Learning German: Common courtesies
Posted by Collins Language @ Monday 29 April 2019
If you’re visiting a German-speaking country, you’ll want to be able to chat to people and get to know them better. The nuts and bolts of conversations revolve around common courtesies, such as asking people how they are, and saying please and thank you.
As in English, in German there are several ways you can ask someone how they are, and a variety of ways to reply. Among friends, the most common thing to say is wie geht es dir? or wie geht’s? (how are you?). In a more formal situation, it’s best to use the polite form of the verb, so wie geht es Ihnen? (how are you?).
When it comes to replies, there are, of course, a multitude of things you can say. We’re only going to cover a handful of them here to get you started. Assuming you’re well, the most straightforward reply to the question how are you? would be gut (fine), es geht mir gut (I’m fine) or even sehr gut! (great!). Other less positive replies could be nicht so gut (not great), es geht (not too bad) and wie immer (same as usual).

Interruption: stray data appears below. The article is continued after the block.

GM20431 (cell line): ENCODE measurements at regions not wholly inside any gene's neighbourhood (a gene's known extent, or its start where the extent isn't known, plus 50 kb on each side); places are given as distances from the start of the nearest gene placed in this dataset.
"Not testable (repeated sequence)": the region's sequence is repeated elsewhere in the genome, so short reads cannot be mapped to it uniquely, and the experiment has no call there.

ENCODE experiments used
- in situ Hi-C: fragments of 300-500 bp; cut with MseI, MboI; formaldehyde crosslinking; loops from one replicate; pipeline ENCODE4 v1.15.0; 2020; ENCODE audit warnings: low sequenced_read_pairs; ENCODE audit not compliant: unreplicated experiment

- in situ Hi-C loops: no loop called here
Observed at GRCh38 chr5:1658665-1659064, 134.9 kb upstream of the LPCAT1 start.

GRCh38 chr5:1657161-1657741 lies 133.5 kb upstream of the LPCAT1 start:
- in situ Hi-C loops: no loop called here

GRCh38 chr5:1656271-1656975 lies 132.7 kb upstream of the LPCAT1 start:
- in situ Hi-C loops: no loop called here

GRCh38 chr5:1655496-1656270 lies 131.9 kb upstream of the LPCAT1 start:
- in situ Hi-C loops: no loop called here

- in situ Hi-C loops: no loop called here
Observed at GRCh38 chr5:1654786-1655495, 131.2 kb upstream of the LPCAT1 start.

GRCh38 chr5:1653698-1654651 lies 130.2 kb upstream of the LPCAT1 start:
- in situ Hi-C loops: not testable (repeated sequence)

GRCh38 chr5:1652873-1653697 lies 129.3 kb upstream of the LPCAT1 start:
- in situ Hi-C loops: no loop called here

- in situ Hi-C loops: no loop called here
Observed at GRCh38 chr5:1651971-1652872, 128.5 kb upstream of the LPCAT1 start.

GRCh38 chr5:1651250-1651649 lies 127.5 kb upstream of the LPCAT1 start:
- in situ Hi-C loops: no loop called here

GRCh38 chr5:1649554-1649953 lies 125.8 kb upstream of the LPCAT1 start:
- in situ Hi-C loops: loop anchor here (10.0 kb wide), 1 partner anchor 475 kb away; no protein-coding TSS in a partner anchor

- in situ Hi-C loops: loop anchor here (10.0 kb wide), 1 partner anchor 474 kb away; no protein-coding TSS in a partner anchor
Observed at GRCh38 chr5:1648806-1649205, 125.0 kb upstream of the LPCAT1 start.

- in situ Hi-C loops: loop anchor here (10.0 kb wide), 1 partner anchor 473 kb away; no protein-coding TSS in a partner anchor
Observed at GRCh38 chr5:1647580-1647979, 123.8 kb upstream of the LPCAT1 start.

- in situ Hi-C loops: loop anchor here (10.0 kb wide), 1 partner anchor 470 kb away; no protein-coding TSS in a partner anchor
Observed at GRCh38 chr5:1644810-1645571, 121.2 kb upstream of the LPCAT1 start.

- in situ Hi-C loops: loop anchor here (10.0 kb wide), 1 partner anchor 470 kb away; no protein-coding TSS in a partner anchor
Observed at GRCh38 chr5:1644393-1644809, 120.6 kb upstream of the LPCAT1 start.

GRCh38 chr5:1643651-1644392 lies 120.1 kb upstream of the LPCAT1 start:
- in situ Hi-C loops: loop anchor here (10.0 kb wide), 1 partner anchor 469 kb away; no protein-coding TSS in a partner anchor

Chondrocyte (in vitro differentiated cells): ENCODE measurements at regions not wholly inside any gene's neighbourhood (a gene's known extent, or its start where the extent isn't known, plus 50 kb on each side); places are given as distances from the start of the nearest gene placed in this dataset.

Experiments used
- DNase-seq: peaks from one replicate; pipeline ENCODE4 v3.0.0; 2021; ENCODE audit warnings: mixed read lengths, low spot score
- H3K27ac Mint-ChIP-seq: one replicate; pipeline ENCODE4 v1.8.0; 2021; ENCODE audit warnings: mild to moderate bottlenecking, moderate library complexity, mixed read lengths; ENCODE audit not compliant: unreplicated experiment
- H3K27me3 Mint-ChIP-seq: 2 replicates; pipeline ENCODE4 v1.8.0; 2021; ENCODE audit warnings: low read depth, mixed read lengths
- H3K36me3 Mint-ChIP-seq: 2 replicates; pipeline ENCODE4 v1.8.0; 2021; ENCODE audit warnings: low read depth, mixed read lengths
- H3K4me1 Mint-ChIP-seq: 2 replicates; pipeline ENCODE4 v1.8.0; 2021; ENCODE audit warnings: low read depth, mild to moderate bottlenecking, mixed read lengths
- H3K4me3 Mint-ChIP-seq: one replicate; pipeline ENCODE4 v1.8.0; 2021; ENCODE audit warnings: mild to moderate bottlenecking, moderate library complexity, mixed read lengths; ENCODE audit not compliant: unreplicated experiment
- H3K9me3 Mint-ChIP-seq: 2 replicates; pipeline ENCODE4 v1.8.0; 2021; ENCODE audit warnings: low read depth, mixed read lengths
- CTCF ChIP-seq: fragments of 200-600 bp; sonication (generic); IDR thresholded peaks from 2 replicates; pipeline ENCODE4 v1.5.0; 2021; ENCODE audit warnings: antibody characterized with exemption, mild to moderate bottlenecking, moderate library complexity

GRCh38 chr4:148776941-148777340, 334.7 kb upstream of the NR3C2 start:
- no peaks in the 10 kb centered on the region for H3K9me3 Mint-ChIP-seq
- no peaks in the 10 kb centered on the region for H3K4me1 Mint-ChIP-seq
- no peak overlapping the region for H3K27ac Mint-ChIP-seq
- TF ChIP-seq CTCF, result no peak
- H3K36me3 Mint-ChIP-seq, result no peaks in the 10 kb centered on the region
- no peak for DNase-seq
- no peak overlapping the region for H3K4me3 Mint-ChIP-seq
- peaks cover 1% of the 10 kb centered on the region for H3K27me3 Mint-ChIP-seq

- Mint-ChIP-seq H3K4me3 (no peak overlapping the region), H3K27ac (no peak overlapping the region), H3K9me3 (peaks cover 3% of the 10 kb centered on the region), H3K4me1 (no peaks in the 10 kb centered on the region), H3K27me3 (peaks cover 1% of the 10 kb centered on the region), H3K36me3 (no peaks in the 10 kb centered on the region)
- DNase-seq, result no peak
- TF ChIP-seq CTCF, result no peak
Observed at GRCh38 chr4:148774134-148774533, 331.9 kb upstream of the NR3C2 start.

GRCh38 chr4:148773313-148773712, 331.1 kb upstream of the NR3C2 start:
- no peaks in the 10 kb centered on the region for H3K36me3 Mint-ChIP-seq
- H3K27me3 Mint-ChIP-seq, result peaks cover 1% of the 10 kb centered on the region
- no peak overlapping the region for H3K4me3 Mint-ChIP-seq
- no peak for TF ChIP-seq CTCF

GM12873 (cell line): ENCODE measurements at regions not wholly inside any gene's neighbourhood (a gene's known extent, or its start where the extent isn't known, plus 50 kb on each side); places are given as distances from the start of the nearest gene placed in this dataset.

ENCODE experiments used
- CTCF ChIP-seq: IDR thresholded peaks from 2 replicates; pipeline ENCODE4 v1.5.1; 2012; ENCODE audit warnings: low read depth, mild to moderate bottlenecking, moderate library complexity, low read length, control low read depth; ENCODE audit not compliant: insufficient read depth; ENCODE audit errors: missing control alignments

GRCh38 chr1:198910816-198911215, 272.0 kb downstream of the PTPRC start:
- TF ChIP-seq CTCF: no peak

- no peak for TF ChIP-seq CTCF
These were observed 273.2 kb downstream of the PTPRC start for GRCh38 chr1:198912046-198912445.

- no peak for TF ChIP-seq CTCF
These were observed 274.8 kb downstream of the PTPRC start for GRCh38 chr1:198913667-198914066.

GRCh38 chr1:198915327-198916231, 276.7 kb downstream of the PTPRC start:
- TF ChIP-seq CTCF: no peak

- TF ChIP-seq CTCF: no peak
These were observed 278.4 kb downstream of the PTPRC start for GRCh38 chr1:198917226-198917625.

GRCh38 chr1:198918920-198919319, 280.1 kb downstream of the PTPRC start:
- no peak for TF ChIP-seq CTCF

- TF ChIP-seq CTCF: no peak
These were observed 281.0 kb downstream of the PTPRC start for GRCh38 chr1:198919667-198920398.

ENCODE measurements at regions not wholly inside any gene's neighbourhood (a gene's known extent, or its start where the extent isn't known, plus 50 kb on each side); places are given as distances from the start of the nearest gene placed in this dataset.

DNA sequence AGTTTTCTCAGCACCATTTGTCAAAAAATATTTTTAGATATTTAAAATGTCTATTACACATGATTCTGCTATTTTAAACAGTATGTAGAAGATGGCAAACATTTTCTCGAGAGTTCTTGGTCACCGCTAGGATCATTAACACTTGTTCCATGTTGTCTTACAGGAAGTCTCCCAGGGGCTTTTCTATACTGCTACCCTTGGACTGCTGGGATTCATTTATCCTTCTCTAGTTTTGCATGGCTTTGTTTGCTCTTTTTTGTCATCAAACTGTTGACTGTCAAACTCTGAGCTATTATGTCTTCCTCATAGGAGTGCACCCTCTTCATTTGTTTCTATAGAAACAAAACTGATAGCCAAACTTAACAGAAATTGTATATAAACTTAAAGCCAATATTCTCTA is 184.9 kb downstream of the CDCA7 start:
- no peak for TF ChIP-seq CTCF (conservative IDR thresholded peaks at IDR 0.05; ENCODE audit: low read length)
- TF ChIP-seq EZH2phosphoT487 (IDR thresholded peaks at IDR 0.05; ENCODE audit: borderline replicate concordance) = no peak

To get the conversation going, you could flesh out your questions and answers a little.
Wie geht es dir? – Seht gut! Und dir?
How are you? – Great! And you?
Wie geht es Ihnen? – Gut, danke. Und Ihnen? [formal]
How are you? – Fine, thanks. You?
Hallo! Wie geht’s? – Es geht. Dir?
Hello! How’s it going? – Not too bad. And you?
In any language, it’s good manners to say please and thank you. The most common way to say please in German is bitte and thank you is danke. However, there are many other phrases you can learn to make your German sound more idiomatic.
Thanks is translated simply by danke, or danke sehr and danke schön (thanks very much). To be more effusive, you could say vielen Dank and herzlichen Dank (many thanks), or tausend Dank (thanks a million).
The response to danke that you’re most likely to use or hear is bitte (you’re welcome) or bitte sehr and bitte schön (you’re very welcome). You could also say gern geschehen (my pleasure), nichts zu danken (don’t mention it), or, as in English, kein Problem (no problem).
Zwei Kilo Orangen, bitte.
Two kilos of oranges, please.
Danke für das Geschenk. – Bitte sehr!
Thank you for the present. – You’re very welcome!
Vielen Dank, Helmut. – Gern geschehen!
Thanks very much, Helmut. – My pleasure!
Don’t forget to come back for the next blog post to help you continue with the conversation.